yIsica Cornwell was silent during labour. She bled while giving birth to her twins with forceps and suction cups, and her life was saved by a doctor who inserted her hand into her uterus to remove the placenta. One of her sons was transferred to the neonatal intensive care unit. She wrote in Birth Notes, I Couldn’t Speak, her memories of recovering from the PTSD she developed. I couldn’t say anything at all.

Cornwell now knows she went into schizophrenia during childbirth. “It started pretty much the moment I went into labor and several midwives commented on how calm I was. She told me how well she handled the pain. Her book, a deeply poetic account of her journey to diagnosis and treatment and a scathing indictment of the lack of knowledge and research into childbirth trauma, was meant to Originally titled “Where There Are No Words”.

Since I was born I have thought a lot about words and language, how good communication can save a person from trauma. Psychiatrists tell me that PTSD symptoms often appear when patients (and their birth partners) feel that communication has been poor when they have no idea what is happening to them or their bodies. High anxiety is usually one of the main causes of PTSD, and when she feels like everything is out of control, no one is telling her what is going on, and no one is listening, all of these things can combine to cause PTSD. “A lot of women will say, ‘I thought my baby was going to die,’ or think they were about to die, but none of the hospital staff seemed to know it,” says Dr. Kim Thomas of the Birth Trauma Society.

According to one study, one in three women describe their experience of childbirth as traumatic, but until relatively recently, childbirth was not considered an event that could cause PTSD. It was normal of course. According to the Diagnostic and Statistical Manual of Mental Disorders3, PTSD was the result of events “generally outside the scope of normal human experience.” This was only removed in 2013, and childbirth is still not explicitly listed as a potential stress, although experts ultimately agree that it may be.

Despite this, birth trauma is often misdiagnosed as postpartum depression. It was two years before Cornwell received her diagnosis after she was told she had postpartum depression, and again, where language should have been, she was absent. Birth trauma and pregnancy were not included in the life events checklist she was given. She wondered if “the lack of distressing categories associated with motherhood was an accident, an oversight, or a deliberate omission—or if the research hadn’t caught up yet.”

It was watching Cornwell, a close friend, try to put these experiences into strong words. She is not alone in this. Sometimes there are several wines, roughly told in the style of a stand-up routine. Other times it is mentioned almost casually, such as the incident when a woman in the café handed me a cup and nodded to the child in the playground across the street. “I only have one,” she said, “because they came out of the womb after that.”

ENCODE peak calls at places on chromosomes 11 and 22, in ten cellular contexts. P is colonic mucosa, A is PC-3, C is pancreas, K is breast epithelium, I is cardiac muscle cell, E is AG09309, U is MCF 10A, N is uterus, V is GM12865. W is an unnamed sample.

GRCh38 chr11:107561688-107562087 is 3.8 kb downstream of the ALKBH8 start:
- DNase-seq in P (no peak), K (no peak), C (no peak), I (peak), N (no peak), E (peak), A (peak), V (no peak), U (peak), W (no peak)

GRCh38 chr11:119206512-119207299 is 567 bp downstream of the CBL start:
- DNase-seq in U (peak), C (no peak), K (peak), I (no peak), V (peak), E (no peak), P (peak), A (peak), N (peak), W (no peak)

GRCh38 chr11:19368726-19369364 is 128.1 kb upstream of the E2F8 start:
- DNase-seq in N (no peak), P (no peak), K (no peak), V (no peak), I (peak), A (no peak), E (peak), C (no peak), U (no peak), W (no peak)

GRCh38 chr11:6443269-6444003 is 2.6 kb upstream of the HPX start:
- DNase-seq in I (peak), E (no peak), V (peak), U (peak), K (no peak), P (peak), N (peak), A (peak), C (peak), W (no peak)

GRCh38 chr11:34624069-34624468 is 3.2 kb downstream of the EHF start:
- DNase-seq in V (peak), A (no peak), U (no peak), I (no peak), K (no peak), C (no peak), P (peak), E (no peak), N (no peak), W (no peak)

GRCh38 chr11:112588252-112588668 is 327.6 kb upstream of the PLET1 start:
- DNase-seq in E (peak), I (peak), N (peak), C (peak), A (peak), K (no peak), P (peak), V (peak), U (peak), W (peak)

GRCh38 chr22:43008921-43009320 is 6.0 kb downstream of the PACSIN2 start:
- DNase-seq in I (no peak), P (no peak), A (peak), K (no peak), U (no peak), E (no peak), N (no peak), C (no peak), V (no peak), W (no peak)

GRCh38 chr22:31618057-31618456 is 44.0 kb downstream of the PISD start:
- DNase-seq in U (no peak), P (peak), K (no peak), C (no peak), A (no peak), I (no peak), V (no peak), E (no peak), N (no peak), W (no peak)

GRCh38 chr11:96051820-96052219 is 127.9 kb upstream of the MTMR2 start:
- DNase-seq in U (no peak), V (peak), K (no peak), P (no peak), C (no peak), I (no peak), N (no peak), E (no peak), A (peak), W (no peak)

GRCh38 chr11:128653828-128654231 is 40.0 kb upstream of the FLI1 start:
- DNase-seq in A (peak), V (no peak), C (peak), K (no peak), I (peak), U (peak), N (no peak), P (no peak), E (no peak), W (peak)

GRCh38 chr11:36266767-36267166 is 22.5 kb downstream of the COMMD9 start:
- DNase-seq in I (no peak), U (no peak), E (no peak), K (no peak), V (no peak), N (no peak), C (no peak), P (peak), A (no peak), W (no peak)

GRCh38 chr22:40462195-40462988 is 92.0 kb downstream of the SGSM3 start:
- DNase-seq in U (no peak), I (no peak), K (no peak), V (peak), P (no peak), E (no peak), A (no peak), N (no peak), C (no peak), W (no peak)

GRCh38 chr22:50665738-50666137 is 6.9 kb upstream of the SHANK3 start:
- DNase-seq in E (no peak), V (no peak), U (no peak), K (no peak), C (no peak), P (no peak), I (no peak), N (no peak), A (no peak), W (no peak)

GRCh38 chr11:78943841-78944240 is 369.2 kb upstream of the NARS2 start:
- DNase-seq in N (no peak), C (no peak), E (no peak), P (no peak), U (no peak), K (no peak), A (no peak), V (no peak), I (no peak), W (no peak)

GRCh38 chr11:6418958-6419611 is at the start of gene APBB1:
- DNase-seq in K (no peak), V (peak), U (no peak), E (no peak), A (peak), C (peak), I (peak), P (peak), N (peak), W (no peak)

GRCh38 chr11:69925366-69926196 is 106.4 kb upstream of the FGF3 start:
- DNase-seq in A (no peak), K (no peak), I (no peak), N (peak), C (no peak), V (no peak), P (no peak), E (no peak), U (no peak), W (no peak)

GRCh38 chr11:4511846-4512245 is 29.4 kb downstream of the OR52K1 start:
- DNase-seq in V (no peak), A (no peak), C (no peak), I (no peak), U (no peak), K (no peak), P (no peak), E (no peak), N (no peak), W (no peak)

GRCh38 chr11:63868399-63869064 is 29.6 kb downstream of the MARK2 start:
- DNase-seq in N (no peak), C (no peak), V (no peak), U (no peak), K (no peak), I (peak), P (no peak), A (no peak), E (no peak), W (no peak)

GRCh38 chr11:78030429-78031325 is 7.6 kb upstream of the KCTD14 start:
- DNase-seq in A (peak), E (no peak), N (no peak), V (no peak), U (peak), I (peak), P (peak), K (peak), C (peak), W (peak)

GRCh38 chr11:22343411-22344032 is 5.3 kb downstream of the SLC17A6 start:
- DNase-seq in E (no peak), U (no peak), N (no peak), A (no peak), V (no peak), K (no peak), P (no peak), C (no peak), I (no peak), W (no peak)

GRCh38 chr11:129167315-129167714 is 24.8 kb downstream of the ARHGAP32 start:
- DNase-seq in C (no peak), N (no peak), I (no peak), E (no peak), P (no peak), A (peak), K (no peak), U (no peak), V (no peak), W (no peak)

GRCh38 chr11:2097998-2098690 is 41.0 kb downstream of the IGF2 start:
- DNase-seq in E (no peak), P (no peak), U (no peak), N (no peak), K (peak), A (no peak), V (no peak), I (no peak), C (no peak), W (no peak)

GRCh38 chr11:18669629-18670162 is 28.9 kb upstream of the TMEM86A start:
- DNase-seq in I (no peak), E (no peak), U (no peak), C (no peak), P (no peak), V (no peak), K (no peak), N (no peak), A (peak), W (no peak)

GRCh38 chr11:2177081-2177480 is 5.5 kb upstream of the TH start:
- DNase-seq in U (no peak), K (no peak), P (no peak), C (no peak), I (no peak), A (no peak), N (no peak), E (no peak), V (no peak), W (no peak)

Finding the words, building the narration, helps with processing. I have received an overwhelming number of emails from women with childbirth trauma, often long and detailed reports using medical jargon. These are the women who asked to see their notes so they could find out what happened to them or who attended the debriefing sessions. The questions are always the same: “Why didn’t I hear?” ; “Why didn’t anyone tell me what happened?” ; “Why have my requests for pain relief been ignored?” (Ask for pain relief and not get it is a recurring topic); “Why was this done to me without my consent?”

Sometimes there is a serious deficit of care, but more often the traumatic birth appears to be characterized by communication gaps. Cornwell emphasizes that raising awareness about birth trauma is not about demonizing stressful medical professionals, it’s about figuring out how to improve the birth experience for future patients so that we don’t have to hear these stories over and over again. Entering a dissociative state, as she did, is a guideline for future PTSD, as are past traumas such as sexual violence. She believes that training to help doctors and midwives identify women who are unusually calm during labor so that they can be helped to cope with separation could be a positive development. Thomas points to a study in which women, who were particularly vulnerable, had great success placing a “psychological alert” label on their birth certificates to alert medical staff to mental health problems. Employees can be trained in listening skills and more and more professionals come to them to demand training.

I am still working through the birth stories that have been sent to me. Each is unique, but there are a few phrases that may apply to all women writers, like this one from a mother of three who almost died in labor and now has lifelong health problems: “The main thing that bothers me the most was that I didn’t have a voice. I am being listened to and no one heard me.”

What is working

I am forever grateful to the creators of Ewan the Dream Sheep, a cuddly cartoon sheep that glows red and makes (yes, really) sounds to help my son sleep. Millions have been sold and I can understand why it seems to have a miraculous anesthetic effect. I have already recommended it to many friends.

why not

I would like to apologize to anyone who was forced to watch one of my son’s last year “Bonami”. Unfortunately, we were a bit slow in realizing that we needed a larger size diaper.

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